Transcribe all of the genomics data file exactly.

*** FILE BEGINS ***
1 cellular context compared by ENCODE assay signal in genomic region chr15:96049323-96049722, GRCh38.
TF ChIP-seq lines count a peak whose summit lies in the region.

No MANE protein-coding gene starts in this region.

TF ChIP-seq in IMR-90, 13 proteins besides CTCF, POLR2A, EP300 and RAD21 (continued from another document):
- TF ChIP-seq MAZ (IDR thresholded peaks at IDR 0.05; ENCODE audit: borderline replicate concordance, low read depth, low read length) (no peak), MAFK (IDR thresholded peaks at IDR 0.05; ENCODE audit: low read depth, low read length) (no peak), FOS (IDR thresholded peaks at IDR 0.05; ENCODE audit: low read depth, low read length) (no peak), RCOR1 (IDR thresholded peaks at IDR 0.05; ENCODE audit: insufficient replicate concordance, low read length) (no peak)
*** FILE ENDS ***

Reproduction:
1 cellular context compared by ENCODE assay signal in genomic region chr15:96049323-96049722, GRCh38.
TF ChIP-seq lines count a peak whose summit lies in the region.

No MANE protein-coding gene starts in this region.

TF ChIP-seq in IMR-90, 13 proteins besides CTCF, POLR2A, EP300 and RAD21 (continued from another document):
- TF ChIP-seq MAZ (IDR thresholded peaks at IDR 0.05; ENCODE audit: borderline replicate concordance, low read depth, low read length) (no peak), MAFK (IDR thresholded peaks at IDR 0.05; ENCODE audit: low read depth, low read length) (no peak), FOS (IDR thresholded peaks at IDR 0.05; ENCODE audit: low read depth, low read length) (no peak), RCOR1 (IDR thresholded peaks at IDR 0.05; ENCODE audit: insufficient replicate concordance, low read length) (no peak)